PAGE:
New York Times reporter David Halbfinger has provided some more context behind a recent feature on the Brooklyn Nets and why the NBA had so much resistance toward approving Jay-Z‘s black and white colored uniforms.
Despite the published feature making it onto newsstands, Halbfinger said the NBA has completely denied his color scheme claims.
“Let’s be clear. The NBA’s spokesman officially and very adamantly denies what was printed that there was this feeling that a black and white color scheme particularly with heavy use of the color black would look poor on its athletes on TV. A person aware of these discussions was very clear to me that this is the concern rightly or wrongly. What is the truth? I don’t know and we can’t know. It’s possible that what was said along these lines was someone misrepresenting the league’s view. All I know is that I am told it was said.” (Launch Magazine)
He also said minority team owner Jay-Z had the league’s faith placed on him.
“Yes, there was resistance but it was approved. They had three color schemes in which black was a color but they hadn’t had black and white period. I was told it took a couple of calls to the deputy commissioner, once to make the case and appeal to them to back off. Then there was a second call again to make the case in which they were told they didn’t like the idea but were going to place some faith in Jay.” (Launch Magazine)
In his write-up, Halbfinger pointed out the NBA’s resistance to approving the Nets uniforms.
[Jay-Z] helped design the team logos and choose the team’s stark black-and-white color scheme, and personally appealed to National Basketball Association officials to drop their objections to it (the N.B.A., according to a person with knowledge of the discussion, thought that African-American athletes did not look good on TV in black, an assertion that a league spokesman adamantly denied). He counseled arena executives on what kind of music to play during games. (“Less Jersey,” he urged, pushing niche artists like Santigold over old favorites like Bon Jovi.) He even coached them on how to screen patrons for weapons without appearing too heavy-handed. (“Be mindful,” he advised oracularly, “and be sensitive.”) (New York Times)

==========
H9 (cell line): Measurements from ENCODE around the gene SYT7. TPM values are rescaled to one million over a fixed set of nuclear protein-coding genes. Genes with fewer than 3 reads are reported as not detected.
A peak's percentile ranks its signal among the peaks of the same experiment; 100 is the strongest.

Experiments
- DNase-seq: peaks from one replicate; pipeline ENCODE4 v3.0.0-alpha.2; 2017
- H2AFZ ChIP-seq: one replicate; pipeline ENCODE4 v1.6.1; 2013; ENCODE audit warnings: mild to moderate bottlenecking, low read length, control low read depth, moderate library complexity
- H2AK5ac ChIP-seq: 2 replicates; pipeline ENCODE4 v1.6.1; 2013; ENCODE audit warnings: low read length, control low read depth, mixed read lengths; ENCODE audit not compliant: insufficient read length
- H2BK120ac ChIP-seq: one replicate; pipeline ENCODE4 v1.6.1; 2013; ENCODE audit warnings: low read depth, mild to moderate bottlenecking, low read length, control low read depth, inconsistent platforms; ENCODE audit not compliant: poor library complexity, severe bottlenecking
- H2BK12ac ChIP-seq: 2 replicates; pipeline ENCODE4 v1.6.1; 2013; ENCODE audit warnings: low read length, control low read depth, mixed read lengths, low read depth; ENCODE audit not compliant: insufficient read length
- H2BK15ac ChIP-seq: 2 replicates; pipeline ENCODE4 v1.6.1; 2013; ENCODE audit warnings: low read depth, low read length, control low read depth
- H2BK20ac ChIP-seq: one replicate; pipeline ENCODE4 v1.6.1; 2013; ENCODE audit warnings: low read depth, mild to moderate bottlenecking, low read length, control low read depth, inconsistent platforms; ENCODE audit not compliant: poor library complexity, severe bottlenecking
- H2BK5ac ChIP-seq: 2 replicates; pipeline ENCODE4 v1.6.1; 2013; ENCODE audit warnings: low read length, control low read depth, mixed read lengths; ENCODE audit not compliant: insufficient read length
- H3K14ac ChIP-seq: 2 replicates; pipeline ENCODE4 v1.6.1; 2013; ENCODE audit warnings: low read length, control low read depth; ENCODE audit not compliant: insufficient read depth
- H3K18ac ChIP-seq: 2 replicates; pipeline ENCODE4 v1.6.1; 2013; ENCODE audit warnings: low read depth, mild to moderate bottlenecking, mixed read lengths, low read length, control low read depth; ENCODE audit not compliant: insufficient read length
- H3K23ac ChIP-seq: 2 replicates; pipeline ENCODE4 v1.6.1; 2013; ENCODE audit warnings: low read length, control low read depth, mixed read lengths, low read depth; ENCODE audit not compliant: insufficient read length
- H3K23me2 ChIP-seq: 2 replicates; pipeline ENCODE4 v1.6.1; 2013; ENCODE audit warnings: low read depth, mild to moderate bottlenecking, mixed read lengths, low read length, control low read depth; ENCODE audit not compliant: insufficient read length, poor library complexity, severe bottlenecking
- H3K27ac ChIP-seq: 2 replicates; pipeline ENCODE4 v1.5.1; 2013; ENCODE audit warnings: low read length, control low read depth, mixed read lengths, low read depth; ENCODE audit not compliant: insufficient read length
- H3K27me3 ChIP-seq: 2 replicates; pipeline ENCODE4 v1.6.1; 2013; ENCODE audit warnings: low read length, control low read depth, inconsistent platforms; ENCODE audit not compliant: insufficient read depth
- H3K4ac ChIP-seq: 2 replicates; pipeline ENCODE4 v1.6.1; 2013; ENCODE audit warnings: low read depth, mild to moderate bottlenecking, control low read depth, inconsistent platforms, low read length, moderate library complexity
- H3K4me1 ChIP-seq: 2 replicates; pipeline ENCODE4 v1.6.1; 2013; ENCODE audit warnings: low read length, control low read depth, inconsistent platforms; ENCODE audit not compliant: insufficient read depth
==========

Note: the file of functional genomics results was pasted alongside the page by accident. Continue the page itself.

A few months back, Jigga discussed the motivation behind his team’s colors.
With this new Nets move, Jay-Z and Nets brass looked to the past in order to ensure the team’s place in the future. Vintage New York transit system signage served as their chief inspiration. “It was really a take off the old subway signs, if you look at the old subway signs they were in black and white. It was that strong, beautiful, iconic black and white,” Jay said. “I wanted to pick something that would stand the test of time and be here forever.” (MTV)